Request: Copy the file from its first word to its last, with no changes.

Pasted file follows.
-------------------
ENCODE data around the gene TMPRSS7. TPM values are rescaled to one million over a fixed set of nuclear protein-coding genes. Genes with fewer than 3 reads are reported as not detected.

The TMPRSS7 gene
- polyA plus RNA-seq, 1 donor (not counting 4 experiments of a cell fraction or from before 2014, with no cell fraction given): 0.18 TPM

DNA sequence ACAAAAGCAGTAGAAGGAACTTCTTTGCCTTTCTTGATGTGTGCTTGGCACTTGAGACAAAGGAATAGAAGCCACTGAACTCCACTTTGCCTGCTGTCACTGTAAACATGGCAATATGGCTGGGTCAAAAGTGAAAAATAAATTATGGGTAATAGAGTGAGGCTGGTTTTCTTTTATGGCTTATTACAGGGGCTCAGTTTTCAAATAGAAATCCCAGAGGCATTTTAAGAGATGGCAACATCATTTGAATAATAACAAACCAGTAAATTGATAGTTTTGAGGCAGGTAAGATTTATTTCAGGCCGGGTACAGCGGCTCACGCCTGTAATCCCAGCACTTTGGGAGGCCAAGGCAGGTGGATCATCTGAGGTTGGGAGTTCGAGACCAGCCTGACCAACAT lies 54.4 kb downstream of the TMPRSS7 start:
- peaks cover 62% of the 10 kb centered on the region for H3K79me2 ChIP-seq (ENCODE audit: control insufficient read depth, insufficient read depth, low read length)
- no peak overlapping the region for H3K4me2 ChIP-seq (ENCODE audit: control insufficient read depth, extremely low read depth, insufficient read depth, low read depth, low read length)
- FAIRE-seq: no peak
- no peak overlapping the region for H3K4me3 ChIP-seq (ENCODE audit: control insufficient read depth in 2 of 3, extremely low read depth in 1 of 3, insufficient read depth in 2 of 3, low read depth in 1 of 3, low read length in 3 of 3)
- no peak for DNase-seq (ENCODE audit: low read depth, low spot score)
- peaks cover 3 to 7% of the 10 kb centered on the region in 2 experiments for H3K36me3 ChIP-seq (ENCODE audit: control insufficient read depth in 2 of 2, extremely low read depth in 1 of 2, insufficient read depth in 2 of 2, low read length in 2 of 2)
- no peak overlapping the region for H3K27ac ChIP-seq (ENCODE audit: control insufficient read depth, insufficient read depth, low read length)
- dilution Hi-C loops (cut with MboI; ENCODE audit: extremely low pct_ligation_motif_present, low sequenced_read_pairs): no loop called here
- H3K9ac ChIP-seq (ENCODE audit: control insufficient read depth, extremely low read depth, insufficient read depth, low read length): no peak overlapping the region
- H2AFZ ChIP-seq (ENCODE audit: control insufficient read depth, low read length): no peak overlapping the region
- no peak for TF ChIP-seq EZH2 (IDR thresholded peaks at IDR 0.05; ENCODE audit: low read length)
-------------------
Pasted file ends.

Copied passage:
ENCODE data around the gene TMPRSS7. TPM values are rescaled to one million over a fixed set of nuclear protein-coding genes. Genes with fewer than 3 reads are reported as not detected.

The TMPRSS7 gene
- polyA plus RNA-seq, 1 donor (not counting 4 experiments of a cell fraction or from before 2014, with no cell fraction given): 0.18 TPM

DNA sequence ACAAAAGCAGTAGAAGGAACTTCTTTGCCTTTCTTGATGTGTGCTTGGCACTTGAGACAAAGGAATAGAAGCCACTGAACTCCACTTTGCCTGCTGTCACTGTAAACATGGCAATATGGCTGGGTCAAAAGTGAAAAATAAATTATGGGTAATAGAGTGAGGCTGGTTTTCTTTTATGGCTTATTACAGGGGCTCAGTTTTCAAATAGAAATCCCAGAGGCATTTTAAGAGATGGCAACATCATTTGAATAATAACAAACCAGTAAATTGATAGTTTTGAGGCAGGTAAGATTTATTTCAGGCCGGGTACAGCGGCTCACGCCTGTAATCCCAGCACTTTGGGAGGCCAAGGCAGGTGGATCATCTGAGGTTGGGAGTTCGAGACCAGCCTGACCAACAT lies 54.4 kb downstream of the TMPRSS7 start:
- peaks cover 62% of the 10 kb centered on the region for H3K79me2 ChIP-seq (ENCODE audit: control insufficient read depth, insufficient read depth, low read length)
- no peak overlapping the region for H3K4me2 ChIP-seq (ENCODE audit: control insufficient read depth, extremely low read depth, insufficient read depth, low read depth, low read length)
- FAIRE-seq: no peak
- no peak overlapping the region for H3K4me3 ChIP-seq (ENCODE audit: control insufficient read depth in 2 of 3, extremely low read depth in 1 of 3, insufficient read depth in 2 of 3, low read depth in 1 of 3, low read length in 3 of 3)
- no peak for DNase-seq (ENCODE audit: low read depth, low spot score)
- peaks cover 3 to 7% of the 10 kb centered on the region in 2 experiments for H3K36me3 ChIP-seq (ENCODE audit: control insufficient read depth in 2 of 2, extremely low read depth in 1 of 2, insufficient read depth in 2 of 2, low read length in 2 of 2)
- no peak overlapping the region for H3K27ac ChIP-seq (ENCODE audit: control insufficient read depth, insufficient read depth, low read length)
- dilution Hi-C loops (cut with MboI; ENCODE audit: extremely low pct_ligation_motif_present, low sequenced_read_pairs): no loop called here
- H3K9ac ChIP-seq (ENCODE audit: control insufficient read depth, extremely low read depth, insufficient read depth, low read length): no peak overlapping the region
- H2AFZ ChIP-seq (ENCODE audit: control insufficient read depth, low read length): no peak overlapping the region
- no peak for TF ChIP-seq EZH2 (IDR thresholded peaks at IDR 0.05; ENCODE audit: low read length)